Some dog owners like to supplement their pet's food with cooked meat, such as chicken. This is a guide about feeding a dog chicken.
Is it OK to feed my Labrador cooked chicken breast once a week for added protein?
By Sharon from Nashville, TN
Chicken meat is fine for dogs. But be sure and completely de-bone it first, and take as much of the skin off as possible. Chicken bones splinter really easily (as do other bones) and should not be given to the dog, or cat for that matter.
If you're giving it to him simply for extra protein, there's no need as long as he is on a good quality food. I give it to mine periodically as a special treat.
I have also found that we have fewer health issues and no vet bills since feeding 'real' food (the past 9 years).
However I do feed the bones. I feel they would eat them if they hunted on their own so they probably require them. I got this from my grandfather who would boil up a chicken leg for his little feather duster of a dog every night for dinner. I asked him about the bones and he said that if they are boiled they do not splinter. This seems true enough for chicken but not turkey. So I don't give them turkey bones.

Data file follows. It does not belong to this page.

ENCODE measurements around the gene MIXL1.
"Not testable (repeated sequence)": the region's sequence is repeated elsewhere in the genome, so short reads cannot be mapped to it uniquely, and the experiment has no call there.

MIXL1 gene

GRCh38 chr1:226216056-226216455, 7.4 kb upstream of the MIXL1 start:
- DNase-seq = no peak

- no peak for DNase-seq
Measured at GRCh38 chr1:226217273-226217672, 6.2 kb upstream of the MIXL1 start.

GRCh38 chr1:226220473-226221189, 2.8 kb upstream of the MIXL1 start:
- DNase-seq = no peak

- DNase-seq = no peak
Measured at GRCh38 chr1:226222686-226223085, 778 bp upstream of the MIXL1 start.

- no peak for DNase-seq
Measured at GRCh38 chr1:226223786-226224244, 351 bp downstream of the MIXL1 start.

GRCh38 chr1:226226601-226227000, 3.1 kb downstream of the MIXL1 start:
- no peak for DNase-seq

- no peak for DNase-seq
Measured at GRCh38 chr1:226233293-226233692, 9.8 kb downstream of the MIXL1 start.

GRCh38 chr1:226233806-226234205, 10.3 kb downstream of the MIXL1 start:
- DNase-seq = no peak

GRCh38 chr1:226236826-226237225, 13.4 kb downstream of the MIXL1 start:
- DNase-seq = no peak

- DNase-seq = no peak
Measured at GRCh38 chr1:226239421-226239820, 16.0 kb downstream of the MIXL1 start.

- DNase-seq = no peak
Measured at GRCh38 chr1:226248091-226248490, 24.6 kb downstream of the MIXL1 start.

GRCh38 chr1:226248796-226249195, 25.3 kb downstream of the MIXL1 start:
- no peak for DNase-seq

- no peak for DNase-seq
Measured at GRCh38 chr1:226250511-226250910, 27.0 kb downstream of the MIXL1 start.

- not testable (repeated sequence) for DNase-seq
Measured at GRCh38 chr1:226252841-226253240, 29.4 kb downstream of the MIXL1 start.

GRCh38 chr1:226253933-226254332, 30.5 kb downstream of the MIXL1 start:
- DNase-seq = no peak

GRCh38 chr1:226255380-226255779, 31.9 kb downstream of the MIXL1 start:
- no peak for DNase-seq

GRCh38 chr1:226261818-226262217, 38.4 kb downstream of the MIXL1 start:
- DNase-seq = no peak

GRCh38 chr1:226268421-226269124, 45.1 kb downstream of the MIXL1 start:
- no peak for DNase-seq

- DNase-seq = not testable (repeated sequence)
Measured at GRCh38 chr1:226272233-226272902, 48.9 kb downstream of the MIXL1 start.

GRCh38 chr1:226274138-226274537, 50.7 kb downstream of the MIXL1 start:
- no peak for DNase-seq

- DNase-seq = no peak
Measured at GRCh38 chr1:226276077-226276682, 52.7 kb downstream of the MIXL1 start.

I also give mine a nice big hunk of raw meat on a bone (beef or pork). I have found that the cooked (baked or oven roasted) do seem to splinter but the raw or boiled do not.
I also buy fish on sale (whole fish) boil them up and drop them in a dish. Some fish, they eat the bones. Other fish they do not. It is interesting to me that they all seem to know which fish to 'pick the meat off' and which ones to gobble down completely. (They seem to gobble down the small fish but the large ones, they pick the meat and skin off the bones (bones and skin have important nutritional content IMO).
I adopted a severely medically challenged (heartworm, severely malnourished) GSD (typical healthy life expectancy 8 years). He ended up living 14 years when they though he was going to die at 6 years.
After initially taking care of the heartworm, etc., we never had another vet bill for him. Even his severe pannus cleared after going gluten/corn free. After this, I found a vet on line (Dogtor John) who put another (much younger) GSD on a human (corn/gluten free) diet (of course no lily/allium either) and that dog cleared pannus too. Interesting correlation since it is deemed to be incurable.